In 2007, a study showed a causal relationship between alcohol and breast cancer. The finding was confirmed by other research, which showed that alcohol increases the risk of breast cancer.
However, controversy exists regarding a link between light drinking and breast cancer. This review examines three areas of study.
In a recent study, the authors addressed the relationship between light drinking and breast cancer systematically.
The review showed that drinking, even at low levels, increased the risk of breast cancer.
First, a review and summary of the literature on the biological mechanisms by which alcohol affects the risk of breast cancer showed that alcohol affects breast-cancer risk through the alteration of hormone levels and the associated biological pathways.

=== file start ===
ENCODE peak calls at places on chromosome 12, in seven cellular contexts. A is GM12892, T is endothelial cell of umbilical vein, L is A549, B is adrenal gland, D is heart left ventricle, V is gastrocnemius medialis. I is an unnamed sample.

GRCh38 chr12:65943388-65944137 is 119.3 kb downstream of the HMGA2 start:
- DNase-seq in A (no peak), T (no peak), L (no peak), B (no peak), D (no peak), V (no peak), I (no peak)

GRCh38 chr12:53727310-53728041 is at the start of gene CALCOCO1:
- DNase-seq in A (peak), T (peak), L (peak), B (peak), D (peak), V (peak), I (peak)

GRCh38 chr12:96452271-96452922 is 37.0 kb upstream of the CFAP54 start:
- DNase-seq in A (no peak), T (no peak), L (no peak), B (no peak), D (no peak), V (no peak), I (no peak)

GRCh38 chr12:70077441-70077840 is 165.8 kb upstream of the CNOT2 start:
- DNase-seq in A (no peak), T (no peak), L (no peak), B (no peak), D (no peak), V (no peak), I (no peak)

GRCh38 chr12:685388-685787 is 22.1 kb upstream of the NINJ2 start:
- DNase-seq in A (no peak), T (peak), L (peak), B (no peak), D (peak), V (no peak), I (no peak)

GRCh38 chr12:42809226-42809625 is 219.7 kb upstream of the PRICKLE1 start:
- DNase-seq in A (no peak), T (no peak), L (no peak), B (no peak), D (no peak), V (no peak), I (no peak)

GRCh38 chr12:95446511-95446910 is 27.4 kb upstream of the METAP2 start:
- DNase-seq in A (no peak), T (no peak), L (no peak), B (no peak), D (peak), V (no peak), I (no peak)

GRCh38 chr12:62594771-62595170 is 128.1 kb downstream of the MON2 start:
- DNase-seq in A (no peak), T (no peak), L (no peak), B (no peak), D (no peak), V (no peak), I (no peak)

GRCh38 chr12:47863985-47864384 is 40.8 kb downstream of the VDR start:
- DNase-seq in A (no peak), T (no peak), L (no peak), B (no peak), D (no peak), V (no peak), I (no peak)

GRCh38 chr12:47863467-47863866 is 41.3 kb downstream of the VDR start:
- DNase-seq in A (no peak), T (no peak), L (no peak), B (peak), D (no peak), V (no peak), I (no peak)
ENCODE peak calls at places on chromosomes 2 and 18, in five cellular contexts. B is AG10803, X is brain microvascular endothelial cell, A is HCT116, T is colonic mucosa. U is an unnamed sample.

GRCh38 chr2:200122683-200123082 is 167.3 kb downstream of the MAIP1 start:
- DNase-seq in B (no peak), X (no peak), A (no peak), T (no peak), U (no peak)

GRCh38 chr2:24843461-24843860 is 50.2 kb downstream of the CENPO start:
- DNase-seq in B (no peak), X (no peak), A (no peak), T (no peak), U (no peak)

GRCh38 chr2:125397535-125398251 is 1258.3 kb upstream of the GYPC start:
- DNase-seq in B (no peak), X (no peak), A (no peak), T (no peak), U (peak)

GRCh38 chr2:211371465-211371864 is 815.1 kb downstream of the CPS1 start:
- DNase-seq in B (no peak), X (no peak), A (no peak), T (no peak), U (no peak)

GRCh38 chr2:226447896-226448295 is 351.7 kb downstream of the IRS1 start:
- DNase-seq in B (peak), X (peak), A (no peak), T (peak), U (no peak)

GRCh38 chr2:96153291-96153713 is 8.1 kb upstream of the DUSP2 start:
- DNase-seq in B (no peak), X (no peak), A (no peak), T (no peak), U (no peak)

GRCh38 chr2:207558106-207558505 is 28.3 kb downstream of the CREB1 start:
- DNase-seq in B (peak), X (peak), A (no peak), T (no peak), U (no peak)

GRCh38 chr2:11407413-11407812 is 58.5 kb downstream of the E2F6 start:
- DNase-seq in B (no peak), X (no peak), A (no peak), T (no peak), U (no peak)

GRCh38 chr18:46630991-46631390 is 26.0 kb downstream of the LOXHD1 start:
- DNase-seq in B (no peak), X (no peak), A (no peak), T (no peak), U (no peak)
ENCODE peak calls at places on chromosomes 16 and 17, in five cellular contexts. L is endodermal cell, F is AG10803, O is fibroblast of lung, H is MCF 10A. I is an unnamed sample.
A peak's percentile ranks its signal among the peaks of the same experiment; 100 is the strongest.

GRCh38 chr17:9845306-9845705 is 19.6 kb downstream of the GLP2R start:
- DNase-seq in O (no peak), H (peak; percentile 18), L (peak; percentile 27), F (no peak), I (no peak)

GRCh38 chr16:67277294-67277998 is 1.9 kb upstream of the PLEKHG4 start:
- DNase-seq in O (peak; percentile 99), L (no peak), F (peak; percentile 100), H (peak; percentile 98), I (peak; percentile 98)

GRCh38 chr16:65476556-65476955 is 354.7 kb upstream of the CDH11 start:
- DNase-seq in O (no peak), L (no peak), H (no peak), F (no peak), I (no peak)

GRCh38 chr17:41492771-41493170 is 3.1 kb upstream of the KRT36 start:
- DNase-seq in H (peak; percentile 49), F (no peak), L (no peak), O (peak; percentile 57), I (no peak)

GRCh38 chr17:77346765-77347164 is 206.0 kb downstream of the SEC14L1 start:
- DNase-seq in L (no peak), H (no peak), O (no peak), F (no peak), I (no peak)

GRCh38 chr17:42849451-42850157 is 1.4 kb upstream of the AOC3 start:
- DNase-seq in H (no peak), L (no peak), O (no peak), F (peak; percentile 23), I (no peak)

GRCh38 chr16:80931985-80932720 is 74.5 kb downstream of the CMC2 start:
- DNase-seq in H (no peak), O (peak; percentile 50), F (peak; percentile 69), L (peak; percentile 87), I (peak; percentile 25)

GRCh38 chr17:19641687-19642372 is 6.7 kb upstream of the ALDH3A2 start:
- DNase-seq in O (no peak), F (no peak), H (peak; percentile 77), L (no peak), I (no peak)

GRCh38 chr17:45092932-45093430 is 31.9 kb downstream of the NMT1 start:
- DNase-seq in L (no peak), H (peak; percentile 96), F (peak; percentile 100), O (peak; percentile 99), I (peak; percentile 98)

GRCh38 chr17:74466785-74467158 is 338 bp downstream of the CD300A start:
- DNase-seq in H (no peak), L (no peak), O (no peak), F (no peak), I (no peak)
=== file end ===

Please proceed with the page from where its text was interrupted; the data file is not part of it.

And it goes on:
Second, all but two of 15 meta-analyses on the risk relationship between drinking — including light drinking — and the risk of breast cancer showed a dose-response relationship between drinking and the risk of breast cancer.
Finally, an estimate of the burden of alcohol-attributable breast cancer showed that an estimated 144,000 breast-cancer cases and 38,000 breast-cancer deaths globally in 2012 were attributable to alcohol, with 18.8% of these cases and 17.5% of these deaths affecting women who were light drinkers.
The authors of the review conclude that, due to this strong relationship, and to the amount of alcohol consumed globally, light alcohol drinking may increase the risk of breast cancer and the death rate.
Citation: Shield KD, et al. (2016). Alcohol Use and Breast Cancer: A Critical Review. Alcoholism: Clinical and Experimental Research, 40: 1166. DOI: 10.1111/acer.13071.
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